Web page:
Using Siri in a MyFord Touch-equipped Vehicle
Apple made news recently at their annual Worldwide Developer Conference (WWDC) by announcing that their Siri Eyes Free system was to be expanding to because a full Siri in the Car experience. Notably absent from this announcement and current Siri Eyes Free support is Ford. Even though there is not official Siri support built into MyFord Touch, Siri does work with the MyFord Touch system. While not as completely seamless as General Motors’ system, MyFord Touch does provide full Siri support.
If the Siri-equipped iOS device is already paired to MyFord Touch through the Bluetooth interface, then the driver is ready to take full advantage of the Siri experience.
Because there is no Siri button on Ford vehicles, the driver must press the Home button on the iPhone and hold it for a couple of seconds to activate Siri. Once Siri is activated, the MyFord Touch-equipped vehicle will treat that voice conversation as a phone call. The radio will mute, the system will change to phone mode and the driver’s phone number will appear on the screen. The system automatically establishes a two-way link to Siri, and over the speakers the driver will hear the beeps indicating Siri is ready for a command.
Siri’s response from the voice command will be heard throughout the cabin in the same way a phone call would be heard on speakerphone. Since Siri is still active on the phone, the vehicle maintains the voice link to Siri (keeping the radio muted). To issue a follow-up command, the driver just needs to hit the Siri activation button again. The driver will immediately hear the prompt beeps, and then actively listen for a command.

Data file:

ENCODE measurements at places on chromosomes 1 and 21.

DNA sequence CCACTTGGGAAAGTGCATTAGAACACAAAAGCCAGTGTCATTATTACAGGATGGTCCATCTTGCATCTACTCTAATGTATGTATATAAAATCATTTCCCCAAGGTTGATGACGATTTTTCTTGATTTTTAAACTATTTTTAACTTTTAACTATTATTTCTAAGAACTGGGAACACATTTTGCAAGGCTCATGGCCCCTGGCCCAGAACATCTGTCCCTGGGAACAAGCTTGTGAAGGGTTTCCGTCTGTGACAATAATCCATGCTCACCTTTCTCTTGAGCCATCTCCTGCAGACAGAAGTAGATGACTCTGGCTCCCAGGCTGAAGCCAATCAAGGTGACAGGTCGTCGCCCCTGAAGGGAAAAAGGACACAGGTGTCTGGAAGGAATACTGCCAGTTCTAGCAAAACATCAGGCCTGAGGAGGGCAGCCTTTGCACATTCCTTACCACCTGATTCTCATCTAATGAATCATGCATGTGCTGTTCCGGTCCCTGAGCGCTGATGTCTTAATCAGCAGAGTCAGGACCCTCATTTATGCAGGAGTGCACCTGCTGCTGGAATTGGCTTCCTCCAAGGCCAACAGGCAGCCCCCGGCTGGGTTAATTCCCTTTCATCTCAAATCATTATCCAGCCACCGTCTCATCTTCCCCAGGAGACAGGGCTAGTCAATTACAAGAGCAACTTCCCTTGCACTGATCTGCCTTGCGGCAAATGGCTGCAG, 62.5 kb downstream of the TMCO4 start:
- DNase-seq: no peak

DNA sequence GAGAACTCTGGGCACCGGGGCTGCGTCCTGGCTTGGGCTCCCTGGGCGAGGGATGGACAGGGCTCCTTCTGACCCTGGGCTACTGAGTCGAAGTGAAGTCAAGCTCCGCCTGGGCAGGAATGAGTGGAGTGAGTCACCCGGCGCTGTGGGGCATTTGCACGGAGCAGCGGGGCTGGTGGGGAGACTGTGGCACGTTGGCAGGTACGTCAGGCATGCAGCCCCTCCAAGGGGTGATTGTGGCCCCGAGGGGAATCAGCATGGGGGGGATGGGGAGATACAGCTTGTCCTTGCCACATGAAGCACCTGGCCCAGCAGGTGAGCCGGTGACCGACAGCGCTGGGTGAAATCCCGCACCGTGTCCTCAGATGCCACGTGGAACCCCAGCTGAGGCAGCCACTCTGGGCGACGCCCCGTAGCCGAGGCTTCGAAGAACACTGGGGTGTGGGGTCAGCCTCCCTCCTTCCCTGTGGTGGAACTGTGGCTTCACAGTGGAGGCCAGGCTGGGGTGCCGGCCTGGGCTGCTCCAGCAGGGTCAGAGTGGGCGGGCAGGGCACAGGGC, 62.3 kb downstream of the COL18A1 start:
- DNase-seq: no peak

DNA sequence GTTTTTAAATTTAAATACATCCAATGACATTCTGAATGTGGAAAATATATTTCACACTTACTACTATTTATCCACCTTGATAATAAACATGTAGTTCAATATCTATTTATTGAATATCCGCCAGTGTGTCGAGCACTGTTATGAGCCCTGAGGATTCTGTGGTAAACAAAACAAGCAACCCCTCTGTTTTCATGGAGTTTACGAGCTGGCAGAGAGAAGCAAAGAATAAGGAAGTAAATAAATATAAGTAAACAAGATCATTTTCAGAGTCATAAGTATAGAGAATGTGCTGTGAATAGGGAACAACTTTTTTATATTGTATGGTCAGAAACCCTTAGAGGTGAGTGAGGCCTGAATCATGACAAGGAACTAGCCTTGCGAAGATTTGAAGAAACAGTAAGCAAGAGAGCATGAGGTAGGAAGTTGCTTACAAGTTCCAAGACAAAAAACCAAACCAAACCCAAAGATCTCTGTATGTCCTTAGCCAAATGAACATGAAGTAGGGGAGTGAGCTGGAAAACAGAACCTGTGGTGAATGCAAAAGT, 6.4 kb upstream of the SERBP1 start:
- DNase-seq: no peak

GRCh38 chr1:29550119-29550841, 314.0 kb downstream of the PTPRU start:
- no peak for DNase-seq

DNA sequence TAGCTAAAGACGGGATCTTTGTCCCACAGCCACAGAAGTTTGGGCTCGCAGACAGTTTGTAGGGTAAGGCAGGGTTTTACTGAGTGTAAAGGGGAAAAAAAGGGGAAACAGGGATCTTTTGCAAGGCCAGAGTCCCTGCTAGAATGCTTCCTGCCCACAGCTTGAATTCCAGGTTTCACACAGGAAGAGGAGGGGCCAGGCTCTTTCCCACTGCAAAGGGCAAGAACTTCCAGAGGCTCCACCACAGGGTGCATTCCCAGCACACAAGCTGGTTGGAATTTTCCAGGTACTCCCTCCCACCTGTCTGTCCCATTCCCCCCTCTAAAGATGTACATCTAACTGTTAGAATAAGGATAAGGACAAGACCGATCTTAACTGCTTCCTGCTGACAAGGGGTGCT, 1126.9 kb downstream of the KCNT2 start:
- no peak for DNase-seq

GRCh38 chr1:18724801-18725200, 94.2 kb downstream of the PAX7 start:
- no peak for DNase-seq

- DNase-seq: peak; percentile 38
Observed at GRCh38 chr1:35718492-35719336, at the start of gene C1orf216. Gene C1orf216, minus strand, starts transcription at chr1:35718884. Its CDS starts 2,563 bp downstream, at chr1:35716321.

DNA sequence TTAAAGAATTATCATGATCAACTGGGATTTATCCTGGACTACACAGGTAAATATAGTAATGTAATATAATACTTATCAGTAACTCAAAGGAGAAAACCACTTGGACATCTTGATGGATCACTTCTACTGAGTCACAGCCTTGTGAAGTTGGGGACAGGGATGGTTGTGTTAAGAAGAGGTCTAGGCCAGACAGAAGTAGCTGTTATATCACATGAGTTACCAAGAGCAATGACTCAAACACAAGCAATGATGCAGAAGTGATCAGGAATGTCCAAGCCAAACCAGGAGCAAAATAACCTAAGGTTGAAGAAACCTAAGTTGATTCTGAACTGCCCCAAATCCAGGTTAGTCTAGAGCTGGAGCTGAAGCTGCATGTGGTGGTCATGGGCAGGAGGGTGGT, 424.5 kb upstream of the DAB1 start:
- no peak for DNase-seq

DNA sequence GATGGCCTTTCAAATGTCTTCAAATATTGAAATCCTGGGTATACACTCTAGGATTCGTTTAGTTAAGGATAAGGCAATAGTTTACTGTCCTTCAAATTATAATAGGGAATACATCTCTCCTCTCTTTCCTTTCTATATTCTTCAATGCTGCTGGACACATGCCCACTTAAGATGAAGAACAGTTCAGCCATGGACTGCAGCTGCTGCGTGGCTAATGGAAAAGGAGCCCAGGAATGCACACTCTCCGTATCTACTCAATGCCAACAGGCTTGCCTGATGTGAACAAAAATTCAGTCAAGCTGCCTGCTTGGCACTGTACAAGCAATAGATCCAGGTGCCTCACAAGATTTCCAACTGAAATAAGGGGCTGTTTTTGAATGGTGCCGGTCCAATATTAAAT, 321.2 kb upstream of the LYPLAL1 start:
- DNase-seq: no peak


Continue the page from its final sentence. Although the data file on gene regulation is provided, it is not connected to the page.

Using the system this way does introduce a few additional elements in the voice command system. First, instead of using the iPhone’s built-in microphone, the system is relying on the MyFord Touch microphone in the vehicle. Based on recent testing, the microphones used in Lincoln vehicles seem to be of better quality (or utilize noise cancellation) than the ones in Ford vehicles.
Also, when a vehicle is moving it is not necessarily always in a good reception area. In low signal coverage areas, Siri may take an extended period of time to process the request, or it might fail at the request altogether.
Lastly, the driver must have access to the Siri activation button. That typically means having the phone in the driver’s pocket or upside down in a cup holder. Because it is not on the steering wheel, it does create another potential distraction point.
Despite the negatives, we have used Siri with MyFord Touch in the past and find it useful, albeit not perfect. Luckily, it appears Ford is working on embracing iOS 7 in their vehicles in the near-future.